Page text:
If you don't have a whole day to spare but you want to try something a little more sophisticated than throwing meat on a hot grill, then sous vide might be the thing for you. Sous vide is the process of placing food in airtight bags and cooking slowly at low temperatures in a water bath. When cooking steak the temperatures can be as low as Heston's method, at around 120 degrees Fahrenheit, but with a smart controller can easily be set anywhere you like. By using a vacuum-sealed bag, the meat is sealed in with its juices and any seasoning you apply has nowhere to go but into the meat.

Like the Heston method or the reverse sear, this method involves slowly cooking the meat at a low temperature and then finishing it on a hot grill or pan. And whether you like your steak rare, medium, or even (*gulp*) well done, you can very easily achieve your preference every single time with an accurate sous vide. This is because if you want rare steak, you set the water temperature to 120 degrees, and cook for between 1 and 2 hours. If you like your steak medium, set the temperature to 135 degrees, and cook for up to 4 hours, and so on. Just tell the machine what temperature you want the inside of your steak and let it do all the work.

Unlike on a superheated grill, timing isn't that important with sous vide. An extra few minutes (or hours) will just make the meat more tender, but it will still be cooked just the way you like it. And when you're ready, simply remove the meat from the bag and gently pat dry, then sear the outside in a very hot pan or on a very hot grill. Do this for no longer than 90 seconds, and make sure you turn it regularly to avoid overheating one side and further cooking the interior.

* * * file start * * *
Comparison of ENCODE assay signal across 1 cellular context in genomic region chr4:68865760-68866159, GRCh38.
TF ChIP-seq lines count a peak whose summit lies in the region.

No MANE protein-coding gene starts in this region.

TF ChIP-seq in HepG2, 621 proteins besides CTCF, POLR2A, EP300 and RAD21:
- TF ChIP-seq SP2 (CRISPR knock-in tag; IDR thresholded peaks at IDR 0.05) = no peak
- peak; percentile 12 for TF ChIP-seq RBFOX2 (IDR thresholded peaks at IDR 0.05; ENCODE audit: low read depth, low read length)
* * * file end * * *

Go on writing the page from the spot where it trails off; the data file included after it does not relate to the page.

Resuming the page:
Unlike most of the other recipes here, this one doesn't require resting, so you can go straight from grate to plate and immediately enjoy your perfectly cooked, refreshingly hot steak.

Afterburner

If you only have access to a charcoal grill but just can't wait to eat your steak, then this method is for you. It's also perfect for any fans of the movie Top Gun, because you get to say the word "afterburner" and you can probably do it while wearing aviator sunglasses.

This recipe starts out like most steak-on-a-charcoal-grill recipes: with some coals in a chimney starter. But this time only fill the chimney halfway up and place a metal grill on top. Prepare the steak like you would for the regular grill, but leave out the pepper — according to AmazingRibs.com, the heat the steak is exposed to using this method will just burn the pepper.

When the coals are at the point where you would usually dump them out, leave them right where they are and just go right ahead and drop your steak onto the metal grill. Since the temperature is that much higher using this method, you might want to turn the steaks over more than once during cooking for a more even finish. If your steak is under an inch thick, 3 minutes a side (total) should give you medium-rare deliciousness. Leave it longer for less red, but don't get complacent with an afterburner because an overcooked steak is just one distraction away.

As usual when the time is up, remove the meat from the chimney and let it rest under foil for a few minutes before serving.

Coal-roasted steak mummy

If water baths just don't feel right and scorching your meat using an afterburner still feels too sophisticated, then why not get rid of the metal entirely and grill like an Egyptian? This method works best using charcoal. While the coals are getting warmed up, take a cut of tenderloin and remove all the fat and silver skin you can find. Soak a piece of clean cotton approximately 16 inches to a side, gently wring out, and lay on a table. Cover the cotton in ¼ inch of salt and sprinkle on some oregano. Lay the steak on the salt about 4 inches from and perpendicular to a corner. Then carefully roll the steak in the cloth, and tie the loose ends together. You should be aiming for a nice tight parcel.